So my advice, for what it’s worth, is to only write in multiple genres if you have the time to devote to each genre you’re working on OR if you don’t need the money from book sales.
If either of those two things aren’t in your situation, then (as hard as it is), put those ideas in a file for the day when it is possible for you to devote the time to that genre. I don’t think you have to permanently give up on the genre; it’s just not the right time to work on it. Another idea is to let our mind play out the story during your free time. I’ve done this method, and I find that if I can get through the entire story in my mind, I no longer feel the urge to write it. (This is why I never plot anything out that I’m writing. Once I know how everything goes, I lose interest in the story.) If you’re the type of writer who wants to write something even more after plotting it all out, then I suggest just writing the idea down and tucking it aside instead of working the whole story out in your mind.
Shiny Object #3: A New Marketing Strategy
There seems to be a brand new marketing strategy coming out all the time. If you run after all of these, it’s going to be hard to establish a marketing plan that works for you. You don’t have to pursue every fresh new thing that comes along. In fact, it’s best if you don’t. You need time to write. All the marketing in the world isn’t going to help if you don’t have books to publish.
I’m not saying you should just write and publish without doing any marketing. You will need to do some form of marketing to get noticed. The key is to pick the areas of marketing you enjoy the most. I suggest sticking with 2 or 3 of these. If you want to sample something new to see if it’s a good fit for you, that’s fine. You don’t know unless you try, right? But don’t go around sampling every new thing that comes along. Pick our your strengths and run with them.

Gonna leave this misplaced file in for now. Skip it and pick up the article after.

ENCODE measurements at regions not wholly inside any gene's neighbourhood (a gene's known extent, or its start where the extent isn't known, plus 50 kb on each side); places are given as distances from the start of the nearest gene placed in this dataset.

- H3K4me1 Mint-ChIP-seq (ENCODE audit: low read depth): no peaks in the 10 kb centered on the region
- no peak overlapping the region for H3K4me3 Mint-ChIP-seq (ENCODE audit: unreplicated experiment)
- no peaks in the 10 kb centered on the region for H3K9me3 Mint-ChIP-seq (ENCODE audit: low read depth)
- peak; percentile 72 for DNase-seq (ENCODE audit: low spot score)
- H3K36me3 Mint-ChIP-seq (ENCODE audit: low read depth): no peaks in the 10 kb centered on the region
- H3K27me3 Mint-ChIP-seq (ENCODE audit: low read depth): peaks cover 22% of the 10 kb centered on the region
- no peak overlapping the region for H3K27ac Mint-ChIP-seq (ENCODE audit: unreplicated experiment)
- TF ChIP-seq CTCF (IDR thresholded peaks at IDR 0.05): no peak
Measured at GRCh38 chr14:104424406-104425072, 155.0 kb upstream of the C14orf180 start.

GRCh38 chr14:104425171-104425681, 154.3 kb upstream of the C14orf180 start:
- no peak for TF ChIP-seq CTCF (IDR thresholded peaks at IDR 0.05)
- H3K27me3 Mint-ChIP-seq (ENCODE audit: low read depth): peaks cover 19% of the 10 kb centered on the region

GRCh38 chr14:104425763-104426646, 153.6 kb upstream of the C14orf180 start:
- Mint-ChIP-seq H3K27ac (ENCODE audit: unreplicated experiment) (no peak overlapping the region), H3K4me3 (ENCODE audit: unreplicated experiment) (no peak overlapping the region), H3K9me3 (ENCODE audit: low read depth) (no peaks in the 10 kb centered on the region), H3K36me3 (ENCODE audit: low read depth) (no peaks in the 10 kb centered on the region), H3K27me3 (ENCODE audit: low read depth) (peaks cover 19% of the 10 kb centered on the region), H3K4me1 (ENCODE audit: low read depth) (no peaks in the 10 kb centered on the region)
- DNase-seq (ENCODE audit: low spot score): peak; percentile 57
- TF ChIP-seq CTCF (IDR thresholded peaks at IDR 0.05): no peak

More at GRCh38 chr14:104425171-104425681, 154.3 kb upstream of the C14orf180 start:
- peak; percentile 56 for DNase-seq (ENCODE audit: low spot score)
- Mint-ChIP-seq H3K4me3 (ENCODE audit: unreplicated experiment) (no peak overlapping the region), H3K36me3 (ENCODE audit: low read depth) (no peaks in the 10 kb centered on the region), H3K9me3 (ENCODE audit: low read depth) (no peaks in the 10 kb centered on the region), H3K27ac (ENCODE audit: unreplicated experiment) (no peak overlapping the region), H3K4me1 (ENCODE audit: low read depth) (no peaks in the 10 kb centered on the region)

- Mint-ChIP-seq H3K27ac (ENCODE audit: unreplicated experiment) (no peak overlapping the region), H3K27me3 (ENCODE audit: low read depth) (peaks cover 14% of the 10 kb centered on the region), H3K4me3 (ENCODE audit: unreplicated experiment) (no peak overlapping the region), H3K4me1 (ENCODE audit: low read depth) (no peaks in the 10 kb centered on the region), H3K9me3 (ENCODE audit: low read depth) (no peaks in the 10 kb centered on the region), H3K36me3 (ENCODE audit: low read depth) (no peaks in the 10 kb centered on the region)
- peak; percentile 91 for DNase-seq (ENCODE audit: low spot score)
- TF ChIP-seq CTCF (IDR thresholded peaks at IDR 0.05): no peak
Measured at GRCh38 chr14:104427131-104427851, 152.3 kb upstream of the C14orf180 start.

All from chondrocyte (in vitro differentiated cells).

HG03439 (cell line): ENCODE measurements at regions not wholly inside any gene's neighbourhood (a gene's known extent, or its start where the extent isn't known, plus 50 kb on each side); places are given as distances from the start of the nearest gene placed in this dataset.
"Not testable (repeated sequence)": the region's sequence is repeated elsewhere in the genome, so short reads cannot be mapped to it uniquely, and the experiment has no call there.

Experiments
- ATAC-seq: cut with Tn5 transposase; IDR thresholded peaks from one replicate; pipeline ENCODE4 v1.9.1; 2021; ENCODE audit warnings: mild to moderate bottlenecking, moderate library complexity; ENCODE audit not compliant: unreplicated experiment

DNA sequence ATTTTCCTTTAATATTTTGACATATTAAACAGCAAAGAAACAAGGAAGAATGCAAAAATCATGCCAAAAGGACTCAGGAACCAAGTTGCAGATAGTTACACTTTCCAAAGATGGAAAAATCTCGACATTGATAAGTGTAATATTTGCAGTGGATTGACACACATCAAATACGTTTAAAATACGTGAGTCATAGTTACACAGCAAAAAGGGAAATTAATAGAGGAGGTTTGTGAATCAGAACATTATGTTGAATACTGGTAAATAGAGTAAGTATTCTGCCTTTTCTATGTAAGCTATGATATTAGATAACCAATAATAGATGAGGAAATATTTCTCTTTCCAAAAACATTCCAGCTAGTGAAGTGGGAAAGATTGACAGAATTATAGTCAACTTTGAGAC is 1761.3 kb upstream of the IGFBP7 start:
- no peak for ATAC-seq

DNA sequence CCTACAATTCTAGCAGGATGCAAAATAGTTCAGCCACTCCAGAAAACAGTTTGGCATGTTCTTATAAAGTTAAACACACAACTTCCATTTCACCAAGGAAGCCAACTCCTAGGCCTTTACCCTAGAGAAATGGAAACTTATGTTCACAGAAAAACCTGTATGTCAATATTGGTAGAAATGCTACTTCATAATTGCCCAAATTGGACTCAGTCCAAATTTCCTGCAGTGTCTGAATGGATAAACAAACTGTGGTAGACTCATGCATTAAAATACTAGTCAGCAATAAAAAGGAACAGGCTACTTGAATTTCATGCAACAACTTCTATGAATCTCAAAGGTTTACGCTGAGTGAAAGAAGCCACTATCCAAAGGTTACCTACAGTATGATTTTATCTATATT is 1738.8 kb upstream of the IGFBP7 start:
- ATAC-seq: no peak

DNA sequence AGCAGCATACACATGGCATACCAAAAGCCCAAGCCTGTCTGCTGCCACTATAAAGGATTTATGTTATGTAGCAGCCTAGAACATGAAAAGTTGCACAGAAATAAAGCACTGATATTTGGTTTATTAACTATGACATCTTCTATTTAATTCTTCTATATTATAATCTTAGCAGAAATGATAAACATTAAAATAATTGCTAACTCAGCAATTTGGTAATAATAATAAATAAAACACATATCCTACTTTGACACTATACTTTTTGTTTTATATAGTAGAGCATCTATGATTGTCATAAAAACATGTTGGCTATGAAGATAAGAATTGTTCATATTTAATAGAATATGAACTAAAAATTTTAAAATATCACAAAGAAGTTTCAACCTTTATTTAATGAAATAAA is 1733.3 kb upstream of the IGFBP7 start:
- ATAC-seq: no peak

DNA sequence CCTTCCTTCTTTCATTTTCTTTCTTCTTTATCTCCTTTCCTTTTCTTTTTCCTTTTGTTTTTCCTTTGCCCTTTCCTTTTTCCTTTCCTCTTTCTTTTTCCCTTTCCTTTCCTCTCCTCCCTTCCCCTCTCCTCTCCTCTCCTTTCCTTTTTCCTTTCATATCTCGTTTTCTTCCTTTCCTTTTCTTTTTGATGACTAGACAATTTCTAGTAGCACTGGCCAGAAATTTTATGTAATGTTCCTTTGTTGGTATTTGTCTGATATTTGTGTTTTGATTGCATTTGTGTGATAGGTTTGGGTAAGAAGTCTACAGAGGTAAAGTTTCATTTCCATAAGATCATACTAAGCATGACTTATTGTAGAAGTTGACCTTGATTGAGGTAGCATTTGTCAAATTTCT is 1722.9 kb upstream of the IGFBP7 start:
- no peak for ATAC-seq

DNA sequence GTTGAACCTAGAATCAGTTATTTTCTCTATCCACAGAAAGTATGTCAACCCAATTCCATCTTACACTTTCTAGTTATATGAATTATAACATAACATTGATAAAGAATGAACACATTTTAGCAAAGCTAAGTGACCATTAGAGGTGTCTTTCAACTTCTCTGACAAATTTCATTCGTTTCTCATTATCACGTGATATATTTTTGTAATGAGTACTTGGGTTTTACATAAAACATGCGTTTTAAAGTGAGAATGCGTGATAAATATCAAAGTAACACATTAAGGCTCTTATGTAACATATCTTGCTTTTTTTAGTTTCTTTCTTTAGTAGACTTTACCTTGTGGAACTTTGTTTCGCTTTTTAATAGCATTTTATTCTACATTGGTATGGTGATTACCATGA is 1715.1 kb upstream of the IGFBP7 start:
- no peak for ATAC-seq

Some authors are great on social media platforms like Facebook, MeWe, Twitter, Instagram, etc. They make fun and interesting posts, and they have a high level of engagement with their readers. Some authors do great with ads. They enjoy spending time factoring in the click rates and the return on their investment. Some authors do great with blogging. They love updating readers and sharing information in a blog format. Some authors do great with their email lists. They love emailing their readers on a regular basis with updates and running special sales. Some authors do great with making You Tube videos. They love getting in front of the camera and sharing what they know with others through a verbal format. Some authors do great with in-person events. They love meeting others face-to-face and socializing. I could go on, but I’ll stop there.
It all boils down to your personality. What interests you? What strengths do you have? Those are the things you should focus on. There’s no point in doing something you hate or something that doesn’t mix well with your personality. I’m all for trying something new and stepping outside one’s comfort zone, but marketing shouldn’t be a chore.
Find the 2-3 things you enjoy and focus your efforts on them. You’re far better off doing that because you’ll stick with it year after year. When you’re in the writing business, you need to take a look at what’s best for the long term. Just as writing and publishing consistently is important, marketing should also be consistent. Authors that come and go in their marketing efforts seldom do well with their book sales. At least, there’s not a single author I’ve come across who stopped their marketing who has continued to do well with their sales. Also, chasing after too many marketing strategies can hinder you from gaining traction anywhere.
The writing business is a marathon. Sometimes it’s exciting and things are zooming along, but most of the time, it’s doing a little more each day/week to add to your brand. The important thing is that you’re progressing in the right direction.
Those are the three main shiny objects I’ve noticed when it comes to being a writer. If anyone has anything they’d like to share, I’d love to hear it!